Adam L. Jahns’ “Inside the Huddle” column appears in Sunday editions of the Chicago Sun-Times.
New cornerback Marcus Cooper loves inspirational quotes. His Twitter and Instagram profiles are full of them.
“I just want to kind of share the wealth,” Cooper said. “Those people who get to see it, it may impact their lives somehow. I’m just trying to be positive.”
It’s no surprise then that Cooper has enjoyed playing for coach John Fox. Halas Hall is covered with inspirational sayings. Fox added them soon after he arrived.
The Bears’ refurbished locker room at Soldier Field also has a new message: “We don’t feel pressure; we apply pressure.” It’s all part of Fox’s method of operation. It’s how he motivates.
“Probably my favorite quote would be, ‘Victory loves preparation,’ ” Cooper said during training camp. “[It’s] nice and sweet.”
At this point, Fox’s messages should be getting through to his players. It’s not difficult to find ringing endorsements of him in the locker room from draft picks or free-agent signings. They believe in what Fox says.
“He’s definitely a player’s coach,” running back Jordan Howard said. “He’s always looking out for the players’ best interests. He’s always a positive guy. He always keeps a positive vibe. You love playing for a coach like that.”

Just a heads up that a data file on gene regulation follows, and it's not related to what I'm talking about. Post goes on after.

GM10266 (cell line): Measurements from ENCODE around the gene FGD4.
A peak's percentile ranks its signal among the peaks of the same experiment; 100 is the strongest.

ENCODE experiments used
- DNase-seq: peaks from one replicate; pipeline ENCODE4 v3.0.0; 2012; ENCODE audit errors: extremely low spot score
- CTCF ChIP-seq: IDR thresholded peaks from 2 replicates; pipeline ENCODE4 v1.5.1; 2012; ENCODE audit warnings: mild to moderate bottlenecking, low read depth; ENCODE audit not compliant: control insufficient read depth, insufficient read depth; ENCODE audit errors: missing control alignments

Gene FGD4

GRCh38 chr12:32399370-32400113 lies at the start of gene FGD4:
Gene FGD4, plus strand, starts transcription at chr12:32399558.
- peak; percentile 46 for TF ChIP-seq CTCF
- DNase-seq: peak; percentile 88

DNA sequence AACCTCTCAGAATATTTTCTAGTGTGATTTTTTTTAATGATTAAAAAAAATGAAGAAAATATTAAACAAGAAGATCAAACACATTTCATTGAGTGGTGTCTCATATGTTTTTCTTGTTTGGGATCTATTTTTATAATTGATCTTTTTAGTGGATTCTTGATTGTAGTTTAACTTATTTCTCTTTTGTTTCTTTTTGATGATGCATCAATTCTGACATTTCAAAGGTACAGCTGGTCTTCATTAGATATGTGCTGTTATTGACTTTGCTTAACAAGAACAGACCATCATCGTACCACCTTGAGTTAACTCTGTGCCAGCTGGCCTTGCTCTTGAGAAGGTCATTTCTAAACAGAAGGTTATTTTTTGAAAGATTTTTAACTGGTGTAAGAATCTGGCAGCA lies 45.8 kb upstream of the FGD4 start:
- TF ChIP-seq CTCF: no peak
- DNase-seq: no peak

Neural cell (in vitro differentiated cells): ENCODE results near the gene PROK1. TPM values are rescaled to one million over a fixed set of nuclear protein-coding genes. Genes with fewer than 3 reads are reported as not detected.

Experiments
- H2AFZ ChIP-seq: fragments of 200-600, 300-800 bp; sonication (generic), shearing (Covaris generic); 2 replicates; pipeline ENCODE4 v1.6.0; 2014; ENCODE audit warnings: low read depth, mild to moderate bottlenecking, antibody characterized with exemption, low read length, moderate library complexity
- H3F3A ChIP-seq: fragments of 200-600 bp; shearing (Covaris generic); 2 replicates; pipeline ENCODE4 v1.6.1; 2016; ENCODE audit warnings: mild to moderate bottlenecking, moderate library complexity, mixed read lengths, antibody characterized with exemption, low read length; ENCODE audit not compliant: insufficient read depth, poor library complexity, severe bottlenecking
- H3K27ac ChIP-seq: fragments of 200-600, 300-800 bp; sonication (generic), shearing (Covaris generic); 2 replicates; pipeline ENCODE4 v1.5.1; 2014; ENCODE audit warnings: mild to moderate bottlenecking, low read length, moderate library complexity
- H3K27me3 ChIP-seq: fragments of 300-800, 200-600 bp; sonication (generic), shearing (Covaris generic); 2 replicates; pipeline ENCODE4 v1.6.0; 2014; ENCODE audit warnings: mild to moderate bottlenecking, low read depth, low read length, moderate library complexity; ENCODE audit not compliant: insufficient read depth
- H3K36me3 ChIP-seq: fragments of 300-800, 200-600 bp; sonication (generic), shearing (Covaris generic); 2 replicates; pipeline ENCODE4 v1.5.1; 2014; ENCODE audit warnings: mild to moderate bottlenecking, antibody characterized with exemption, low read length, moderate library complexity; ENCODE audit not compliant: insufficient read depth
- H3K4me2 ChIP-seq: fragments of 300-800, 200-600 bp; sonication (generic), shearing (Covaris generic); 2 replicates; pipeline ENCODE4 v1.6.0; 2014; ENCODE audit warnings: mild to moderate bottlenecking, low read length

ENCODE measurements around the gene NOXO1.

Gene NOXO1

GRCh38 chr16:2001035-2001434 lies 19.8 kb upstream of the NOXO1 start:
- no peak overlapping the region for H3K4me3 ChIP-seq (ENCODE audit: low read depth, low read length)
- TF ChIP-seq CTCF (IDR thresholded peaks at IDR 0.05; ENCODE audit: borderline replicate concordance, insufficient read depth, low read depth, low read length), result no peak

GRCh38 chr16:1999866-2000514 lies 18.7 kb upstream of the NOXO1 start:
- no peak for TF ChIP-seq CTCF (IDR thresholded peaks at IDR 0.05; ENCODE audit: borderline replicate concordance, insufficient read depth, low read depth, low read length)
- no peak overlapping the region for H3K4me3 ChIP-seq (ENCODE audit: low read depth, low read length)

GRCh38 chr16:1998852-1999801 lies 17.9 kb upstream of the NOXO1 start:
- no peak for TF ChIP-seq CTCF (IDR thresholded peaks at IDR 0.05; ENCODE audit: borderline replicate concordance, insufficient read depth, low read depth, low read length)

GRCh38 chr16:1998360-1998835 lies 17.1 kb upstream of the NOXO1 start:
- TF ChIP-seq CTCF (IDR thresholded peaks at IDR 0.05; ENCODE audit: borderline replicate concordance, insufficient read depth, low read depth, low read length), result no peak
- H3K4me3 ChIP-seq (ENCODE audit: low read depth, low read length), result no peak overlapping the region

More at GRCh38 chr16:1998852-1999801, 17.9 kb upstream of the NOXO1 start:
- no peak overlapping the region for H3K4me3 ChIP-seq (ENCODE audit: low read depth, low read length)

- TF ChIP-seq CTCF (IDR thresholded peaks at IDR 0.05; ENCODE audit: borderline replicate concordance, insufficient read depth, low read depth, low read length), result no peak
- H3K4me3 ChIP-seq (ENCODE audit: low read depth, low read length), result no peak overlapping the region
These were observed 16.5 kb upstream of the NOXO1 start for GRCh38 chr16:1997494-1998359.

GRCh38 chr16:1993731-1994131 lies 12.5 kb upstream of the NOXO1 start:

“I respect him to the fullest,” safety Quintin Demps said.
But Fox’s influence — and, ultimately, his impact — is worth monitoring closely this season. He’s in the third year of a four-year contract, and he had only nine wins in his first two seasons.
This will be a demanding season for Fox because it’s unlike any other he has had.
For the first time in his 16-year career, Fox is overseeing a team that needs to win now but also drafted a quarterback with the second overall pick in Mitch Trubisky. He has never coached a team with a quarterback drafted that high.
It’s a delicate situation — one that general manager Ryan Pace influences, though he prefers a consensus approach.
Mike Glennon is the starter, but Trubisky could be the one who turns a good team into a better one this season. But the Bears don’t want to rush his development.
“Whatever the team needs me to do, I’ll be ready to do it,” Trubisky said.
Time will tell if having two new quarterbacks affords Fox more time. Trubisky’s development matters as much as Glennon’s early production. Trubisky appears to be on the right path under offensive coordinator Dowell Loggains and quarterbacks coach Dave Ragone.